Survival Problem

By Colin Kapp

Years and years ago Irina and I chanced upon a large collection of fifties and sixties sf magazines. Asimov’s, Astounding, New Worlds Science Fiction — the works. And sometimes I pick one of them from the shelves to re-calibrate, as it were.

A quick google shows that Colin Kapp is still alive, has written quite a few things since this story — his second short for New Worlds, according to to the authors profile. He was apparently born in 1929 and not able to type. And smoked a pipe:

But could he write? Well, usually when I try one of these ancient shorts I don’t read past the first page. They tend to be utterly devoid of characterisation, filled to the brim with gratuitous sexism and the speculation tends to be cheap.

Perhaps because Kapp was a lab assistant, his science is quite believable, if you close one eye and switch the brain off. The idea of a designated philopsopher is curious too. For the rest it’s a fairly standard he-man story in which an unbelievably competent person is the master of his environment.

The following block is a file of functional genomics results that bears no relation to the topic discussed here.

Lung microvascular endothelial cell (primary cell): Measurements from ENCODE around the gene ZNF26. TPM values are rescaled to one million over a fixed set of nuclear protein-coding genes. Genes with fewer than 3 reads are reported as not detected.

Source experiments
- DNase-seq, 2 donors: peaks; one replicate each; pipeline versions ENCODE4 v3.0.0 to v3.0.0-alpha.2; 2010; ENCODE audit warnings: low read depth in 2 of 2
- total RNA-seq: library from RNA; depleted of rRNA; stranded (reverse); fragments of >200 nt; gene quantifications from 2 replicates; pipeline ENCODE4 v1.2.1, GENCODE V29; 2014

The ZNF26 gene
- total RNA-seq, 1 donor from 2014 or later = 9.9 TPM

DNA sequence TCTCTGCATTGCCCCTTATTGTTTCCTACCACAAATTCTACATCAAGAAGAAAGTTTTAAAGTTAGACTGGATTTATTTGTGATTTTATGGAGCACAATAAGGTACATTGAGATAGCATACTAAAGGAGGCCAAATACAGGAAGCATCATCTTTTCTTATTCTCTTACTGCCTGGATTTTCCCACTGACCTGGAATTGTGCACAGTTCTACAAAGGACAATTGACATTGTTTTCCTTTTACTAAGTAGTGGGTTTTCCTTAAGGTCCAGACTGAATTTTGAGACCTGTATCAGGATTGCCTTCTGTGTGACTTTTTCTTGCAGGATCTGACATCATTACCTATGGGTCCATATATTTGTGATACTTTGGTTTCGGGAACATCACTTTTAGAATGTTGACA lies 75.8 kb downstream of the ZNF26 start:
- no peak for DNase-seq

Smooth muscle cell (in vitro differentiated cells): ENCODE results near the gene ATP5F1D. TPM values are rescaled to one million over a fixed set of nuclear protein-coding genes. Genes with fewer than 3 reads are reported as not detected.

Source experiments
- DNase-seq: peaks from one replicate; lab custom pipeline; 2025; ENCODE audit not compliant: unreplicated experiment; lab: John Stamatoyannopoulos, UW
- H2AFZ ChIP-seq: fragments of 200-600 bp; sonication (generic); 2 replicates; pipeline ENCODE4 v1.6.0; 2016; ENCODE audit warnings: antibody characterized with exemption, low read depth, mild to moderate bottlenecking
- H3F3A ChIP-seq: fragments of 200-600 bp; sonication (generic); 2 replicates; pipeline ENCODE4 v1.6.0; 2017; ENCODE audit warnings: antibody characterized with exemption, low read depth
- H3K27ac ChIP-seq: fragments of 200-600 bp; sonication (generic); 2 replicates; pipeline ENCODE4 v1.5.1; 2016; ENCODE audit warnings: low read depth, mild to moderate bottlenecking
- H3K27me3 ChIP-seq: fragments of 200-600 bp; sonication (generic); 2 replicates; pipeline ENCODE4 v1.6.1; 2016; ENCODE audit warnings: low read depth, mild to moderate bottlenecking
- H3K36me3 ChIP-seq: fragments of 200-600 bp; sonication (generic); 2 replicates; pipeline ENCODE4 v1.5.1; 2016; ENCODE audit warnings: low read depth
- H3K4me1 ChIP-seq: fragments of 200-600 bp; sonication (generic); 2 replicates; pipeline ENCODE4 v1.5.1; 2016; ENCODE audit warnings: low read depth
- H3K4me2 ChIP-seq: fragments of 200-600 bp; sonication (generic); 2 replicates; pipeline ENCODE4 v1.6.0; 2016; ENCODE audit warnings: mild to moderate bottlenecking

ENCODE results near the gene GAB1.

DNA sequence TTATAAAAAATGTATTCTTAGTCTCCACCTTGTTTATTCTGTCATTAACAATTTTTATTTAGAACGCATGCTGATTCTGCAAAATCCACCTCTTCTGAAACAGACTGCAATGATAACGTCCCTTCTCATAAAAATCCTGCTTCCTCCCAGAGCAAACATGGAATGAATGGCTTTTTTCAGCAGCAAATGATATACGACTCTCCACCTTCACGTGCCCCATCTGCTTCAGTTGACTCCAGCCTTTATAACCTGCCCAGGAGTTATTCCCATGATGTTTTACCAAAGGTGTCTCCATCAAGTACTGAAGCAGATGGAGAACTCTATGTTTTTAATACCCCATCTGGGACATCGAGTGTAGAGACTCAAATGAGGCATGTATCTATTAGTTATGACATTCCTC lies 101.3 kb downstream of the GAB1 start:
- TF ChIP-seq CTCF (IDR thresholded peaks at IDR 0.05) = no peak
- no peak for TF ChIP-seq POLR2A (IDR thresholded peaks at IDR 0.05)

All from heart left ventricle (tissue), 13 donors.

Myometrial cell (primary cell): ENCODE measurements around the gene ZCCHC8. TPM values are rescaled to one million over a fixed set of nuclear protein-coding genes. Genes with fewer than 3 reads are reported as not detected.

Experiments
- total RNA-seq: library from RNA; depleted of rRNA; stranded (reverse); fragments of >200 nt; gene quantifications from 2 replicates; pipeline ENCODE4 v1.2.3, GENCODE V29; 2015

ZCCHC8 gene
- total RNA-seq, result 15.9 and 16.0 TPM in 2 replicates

A bit of hinting of concentration camps brings some tension, and yonks before Charlie Stross even was aware of Kashmir, Kapp lets a nuclear war break out in that locale.

On the balance, some nice ideas, especially for the time, but too many words, too many hints, too much beating about the bush, for too unsurprising a pay-off.

Nice extra: this story doesn’t appear in any of the online bibliographies I’ve found.